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Old 03-14-2013, 12:11 PM   #34 (permalink)
The road not so traveled
TheEnemy's Avatar
Join Date: Jan 2010
Location: New Mexico
Posts: 680

The Truck - '99 Nissan Frontier xe
90 day: 25.74 mpg (US)

The Ugly Duck - '84 Jeep CJ7 Rock crawler
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Originally Posted by shovel View Post
Being an off-highway/off-pavement driver I often lament the absence of tall narrow tires for rough terrain. There are a couple 33x9.50x15" models out there that perform fantastically (that's a flotation size, it would be like 240/90R15 in metric) - and the closest I can find to fit my own 4wd vehicle is 235/85R16, still not bad in tall skinnies. Off pavement, a tall sidewall and skinny tread presents much less resistance in soft soil/sand/mud and about the same loft at low speeds. They're not popular since most 4x4's are used to show off and look tough, and the common perception is that wide tires = more traction. Wide tires do protect the vehicle body a bit more off-highway, and somewhat widen the line a vehicle can drive on extreme terrain - won't see skinnies on a rock-crawler any time soon. For a vehicle taken camping and on long distance treks where all forms of terrain are expected, refueling stations are far apart and adrenaline isn't on the menu, tall skinnies are the ticket. Less air drag on the highway, too... fuel isn't free and 4wd's tend to expose a lot of tire to the air, fore and aft.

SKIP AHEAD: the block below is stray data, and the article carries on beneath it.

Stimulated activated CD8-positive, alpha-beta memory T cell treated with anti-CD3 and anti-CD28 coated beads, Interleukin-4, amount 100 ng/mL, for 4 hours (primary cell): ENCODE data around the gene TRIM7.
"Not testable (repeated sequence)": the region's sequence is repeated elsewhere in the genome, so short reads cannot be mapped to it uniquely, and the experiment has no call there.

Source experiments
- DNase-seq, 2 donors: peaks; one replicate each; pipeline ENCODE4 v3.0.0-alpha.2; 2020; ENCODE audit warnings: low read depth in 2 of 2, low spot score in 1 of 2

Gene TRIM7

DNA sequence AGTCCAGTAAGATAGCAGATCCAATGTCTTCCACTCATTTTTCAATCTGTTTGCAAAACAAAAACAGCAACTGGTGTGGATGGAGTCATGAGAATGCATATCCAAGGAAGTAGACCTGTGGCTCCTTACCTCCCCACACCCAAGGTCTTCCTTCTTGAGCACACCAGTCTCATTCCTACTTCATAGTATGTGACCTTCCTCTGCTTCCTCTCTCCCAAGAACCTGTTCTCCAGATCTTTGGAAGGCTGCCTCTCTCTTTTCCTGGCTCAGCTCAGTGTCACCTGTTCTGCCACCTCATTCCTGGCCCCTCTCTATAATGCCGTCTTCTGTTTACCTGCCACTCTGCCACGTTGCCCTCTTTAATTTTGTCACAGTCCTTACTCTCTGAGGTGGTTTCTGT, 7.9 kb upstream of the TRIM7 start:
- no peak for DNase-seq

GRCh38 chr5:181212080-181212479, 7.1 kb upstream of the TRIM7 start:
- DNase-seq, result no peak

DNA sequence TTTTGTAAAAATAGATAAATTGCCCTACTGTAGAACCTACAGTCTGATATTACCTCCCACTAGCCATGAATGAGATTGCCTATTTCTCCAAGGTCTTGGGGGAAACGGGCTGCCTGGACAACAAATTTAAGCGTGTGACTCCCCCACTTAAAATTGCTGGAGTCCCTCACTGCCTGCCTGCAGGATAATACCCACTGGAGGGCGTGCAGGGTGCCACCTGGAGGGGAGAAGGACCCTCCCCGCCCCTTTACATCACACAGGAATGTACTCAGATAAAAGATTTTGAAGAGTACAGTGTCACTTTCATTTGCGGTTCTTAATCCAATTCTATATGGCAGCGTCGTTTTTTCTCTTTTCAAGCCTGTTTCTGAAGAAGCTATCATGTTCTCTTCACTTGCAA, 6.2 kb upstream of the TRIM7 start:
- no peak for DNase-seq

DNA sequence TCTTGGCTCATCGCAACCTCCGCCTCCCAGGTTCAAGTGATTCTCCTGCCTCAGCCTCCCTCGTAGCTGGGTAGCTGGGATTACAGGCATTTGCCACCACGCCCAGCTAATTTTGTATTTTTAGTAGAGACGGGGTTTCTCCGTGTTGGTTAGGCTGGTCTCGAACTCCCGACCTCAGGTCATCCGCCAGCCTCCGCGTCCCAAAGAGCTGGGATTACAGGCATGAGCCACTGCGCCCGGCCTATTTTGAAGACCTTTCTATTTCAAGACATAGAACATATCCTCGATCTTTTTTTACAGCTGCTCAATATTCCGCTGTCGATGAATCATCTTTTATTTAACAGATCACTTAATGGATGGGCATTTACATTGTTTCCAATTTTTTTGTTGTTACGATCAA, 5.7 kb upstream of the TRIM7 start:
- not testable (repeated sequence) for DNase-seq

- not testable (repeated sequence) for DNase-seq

I wouldn't mind at all if tall skinnies became the next trend and widely available.
One thing about wider off road tires is that you can air them down lower, which allows them to conform to the terain better which then gives you more traction. Also at lower pressures wider tires will compact the soil less leading to less erosion. It has also been my expierience that wide tires at low pressures on a light 4X4 will float on top of the deep sand instead of sinking into it meaning less traction is needed. Of course the key here is a difference in trail pressure vs road pressures.
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